Early Radiation Palliative Relief Demonstrated For Painful Bone Metastases

A single dose of radiation may provide significant benefit to patients with painful bone metastases

medwireNews: Research indicates that around 40% of patients with painful bone metastases may experience pain relief and a significant improvement in their quality of life within 10 days of receiving one dose of radiation.

"[T]hus, a single 8-Gy dose of radiotherapy for painful bone metastases should be offered to all patients, even those with poor survival", recommend Edward Chow, from Sunnybrook Health Sciences Centre in Toronto, Ontario, Canada, and co-workers in JAMA Oncology.

They report secondary analysis of the NCIC Clinical Trials Group Symptom Control Trial SC.23 which looked at the impact of dexamethasone for the prevention of pain flare after radiotherapy in patients with one or two painful bone metastases with a worst pain score of at least 2 on a scale of 1–10.

The study used the International Bone Metastases Consensus Endpoint Definitions for a complete pain response to radiation – a pain score of 0 without an increase in analgesic intake – and partial response – a pain reduction score of 2 or more without an increase in analgesics, or an analgesic reduction of at least 25%.

In all, 40.9% of 298 patients experienced a complete (n=37) or partial response (n=85) to radiation by day 10. At day 42, the overall response rate was 38.9%, with 61 complete and 55 partial responses.

Quality of life (QoL) data were available for 72.1% of patients at day 10 and 62.7% at day 42; among these patients, 54.5% had a pain response by day 42.

Patients with a pain response were significantly more likely than those without to achieve a clinically meaningful 10-point or greater change in QoL on the EORTC Quality of Life Questionnaire Bone Metastases Module (QLQ-BM22) at day 10 than those without for pain characteristics (64.0 vs 42.6%) and psychosocial aspects (37.0 vs 20.9%).

At day 42, patients who responded to radiation had at least a 10-point difference in the average physical, emotional and global scores on the EORTC QLQ Core 15 Palliative (C15-PAL) assessment to those of nonresponders, with pain score showing the greatest difference.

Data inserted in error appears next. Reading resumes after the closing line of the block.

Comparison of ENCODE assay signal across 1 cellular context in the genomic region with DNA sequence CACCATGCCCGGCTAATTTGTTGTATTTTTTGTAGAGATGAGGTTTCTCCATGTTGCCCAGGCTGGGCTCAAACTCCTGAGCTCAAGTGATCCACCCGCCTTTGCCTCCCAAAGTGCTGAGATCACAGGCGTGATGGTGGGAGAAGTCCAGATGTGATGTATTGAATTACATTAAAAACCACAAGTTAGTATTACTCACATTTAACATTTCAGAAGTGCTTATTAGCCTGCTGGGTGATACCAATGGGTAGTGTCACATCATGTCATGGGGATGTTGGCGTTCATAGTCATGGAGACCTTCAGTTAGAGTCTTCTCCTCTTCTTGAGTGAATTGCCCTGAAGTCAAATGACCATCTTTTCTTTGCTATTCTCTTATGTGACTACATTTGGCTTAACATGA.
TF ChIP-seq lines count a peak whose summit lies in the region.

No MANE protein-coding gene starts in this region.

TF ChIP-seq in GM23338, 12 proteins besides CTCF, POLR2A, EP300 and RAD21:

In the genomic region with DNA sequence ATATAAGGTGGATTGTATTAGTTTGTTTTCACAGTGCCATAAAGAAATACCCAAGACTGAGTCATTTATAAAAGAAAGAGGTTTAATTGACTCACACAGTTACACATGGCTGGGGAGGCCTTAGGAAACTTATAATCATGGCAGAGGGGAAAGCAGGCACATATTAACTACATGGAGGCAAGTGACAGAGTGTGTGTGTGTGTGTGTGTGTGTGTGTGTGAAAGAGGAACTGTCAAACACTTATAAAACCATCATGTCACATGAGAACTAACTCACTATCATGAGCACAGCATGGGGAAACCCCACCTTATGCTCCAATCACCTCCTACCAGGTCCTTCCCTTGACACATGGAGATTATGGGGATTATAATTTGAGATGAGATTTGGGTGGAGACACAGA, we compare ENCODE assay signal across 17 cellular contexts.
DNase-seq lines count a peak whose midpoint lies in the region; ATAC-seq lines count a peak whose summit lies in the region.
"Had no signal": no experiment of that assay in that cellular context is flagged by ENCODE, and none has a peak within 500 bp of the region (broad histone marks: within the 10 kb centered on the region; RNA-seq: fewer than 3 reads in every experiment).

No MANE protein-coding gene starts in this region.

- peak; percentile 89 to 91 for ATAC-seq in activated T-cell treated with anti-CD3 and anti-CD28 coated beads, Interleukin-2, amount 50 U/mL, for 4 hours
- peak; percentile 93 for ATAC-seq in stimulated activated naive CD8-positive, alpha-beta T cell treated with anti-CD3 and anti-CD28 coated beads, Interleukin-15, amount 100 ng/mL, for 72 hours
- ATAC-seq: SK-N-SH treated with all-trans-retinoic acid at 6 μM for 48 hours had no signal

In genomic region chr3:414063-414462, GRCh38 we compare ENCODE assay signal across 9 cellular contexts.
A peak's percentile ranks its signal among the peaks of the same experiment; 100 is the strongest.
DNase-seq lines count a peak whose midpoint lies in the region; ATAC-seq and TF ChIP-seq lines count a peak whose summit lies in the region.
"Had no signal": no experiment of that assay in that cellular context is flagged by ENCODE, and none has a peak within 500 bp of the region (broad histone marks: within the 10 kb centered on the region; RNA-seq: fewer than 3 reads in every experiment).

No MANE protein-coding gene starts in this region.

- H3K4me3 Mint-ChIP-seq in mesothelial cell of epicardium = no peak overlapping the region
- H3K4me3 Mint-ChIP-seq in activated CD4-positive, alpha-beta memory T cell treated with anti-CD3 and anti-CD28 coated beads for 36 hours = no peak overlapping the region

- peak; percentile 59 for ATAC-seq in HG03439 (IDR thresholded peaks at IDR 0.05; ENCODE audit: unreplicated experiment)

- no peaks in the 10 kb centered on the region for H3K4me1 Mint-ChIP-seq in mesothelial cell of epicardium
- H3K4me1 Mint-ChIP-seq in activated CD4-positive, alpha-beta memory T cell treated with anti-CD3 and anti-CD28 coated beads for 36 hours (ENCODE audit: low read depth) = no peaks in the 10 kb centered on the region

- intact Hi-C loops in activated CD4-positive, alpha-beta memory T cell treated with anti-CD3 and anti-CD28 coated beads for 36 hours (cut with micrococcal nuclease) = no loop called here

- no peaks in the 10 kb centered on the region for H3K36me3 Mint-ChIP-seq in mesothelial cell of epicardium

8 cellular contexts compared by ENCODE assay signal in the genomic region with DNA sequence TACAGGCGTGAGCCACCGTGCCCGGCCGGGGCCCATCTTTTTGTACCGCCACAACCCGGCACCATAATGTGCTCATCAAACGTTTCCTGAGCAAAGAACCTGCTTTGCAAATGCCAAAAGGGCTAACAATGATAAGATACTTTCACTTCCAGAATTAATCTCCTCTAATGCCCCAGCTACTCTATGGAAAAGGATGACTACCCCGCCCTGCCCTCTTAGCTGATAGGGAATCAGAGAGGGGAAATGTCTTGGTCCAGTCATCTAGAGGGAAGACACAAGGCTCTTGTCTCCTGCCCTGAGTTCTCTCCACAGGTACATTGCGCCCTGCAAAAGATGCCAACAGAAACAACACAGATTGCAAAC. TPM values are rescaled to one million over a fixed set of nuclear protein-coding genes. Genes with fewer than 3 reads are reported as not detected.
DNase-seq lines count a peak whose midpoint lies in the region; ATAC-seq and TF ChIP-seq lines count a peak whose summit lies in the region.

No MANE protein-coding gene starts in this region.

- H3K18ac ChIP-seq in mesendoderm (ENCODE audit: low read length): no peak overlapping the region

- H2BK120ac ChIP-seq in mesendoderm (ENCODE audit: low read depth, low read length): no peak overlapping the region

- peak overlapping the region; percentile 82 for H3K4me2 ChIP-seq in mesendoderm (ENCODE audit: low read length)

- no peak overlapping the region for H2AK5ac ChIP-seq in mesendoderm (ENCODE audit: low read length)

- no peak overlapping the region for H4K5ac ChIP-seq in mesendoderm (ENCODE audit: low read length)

These benefits included a greater reduction on the QLC C15-PAL in symptoms of pain, fatigue, appetite loss and constipation, pain characteristics, functional interference and psychosocial aspects, the researchers say, as well as significantly better responses on the QLQ-BM22 for painful sites, pain characteristics, functional interference and psychosocial aspects.

As expected, the QoL items that did not improve with pain relief, such as insomnia and dyspnoea, were not significantly better in patients who responded to radiation than those who did not.

“Thus, physicians should use other more appropriate treatment modalities to address these symptoms separately”, write Edward Chow et al.

They add: “Our evaluation time points (days 10 and 42) should be used in future studies that involve similar patient populations because they are more relevant than evaluating those with poor expected survival at 2 or even 3 months after treatment.”

Charles Thomas Jr, from the Oregon Health Sciences University in Portland, USA, writes in an accompanying editor’s note that the current study is “a step forward” from earlier reports of pain relief in this population because it used a uniform dose of radiation.

“Early pain relief may be a surrogate de facto marker of future short-term improved QOL”, he writes.

“In fact, the current trial may be immediately beneficial to patients with advanced disease and their respective caregivers and health care practitioners.”

Indeed, Charles Thomas Jr emphasizes that “the NCIC CTG SC.23 observations are candidate metrics that can be incorporated into quality indicators of pain assessment by patients, caregivers, practice guidelines, health care systems, and third-party payers, all of whom are involved in value-based palliative care initiatives.”

References 

McDonald R, Ding K, Brundage M, et al. Effect of radiotherapy on painful bone metastases. A secondary analysis of the NCIC Clinical Trials Group Symptom Control Trial SC.23.JAMA Oncol; Advance online publication 9 February 2017. doi:10.1001/jamaoncol.2016.6770 

Thomas CR Jr. Single-fraction radiotherapy and early subjective improvement in pain. JAMA Oncol; Advance online publication 9 February 2017. doi:10.1001/jamaoncol.2016.6723

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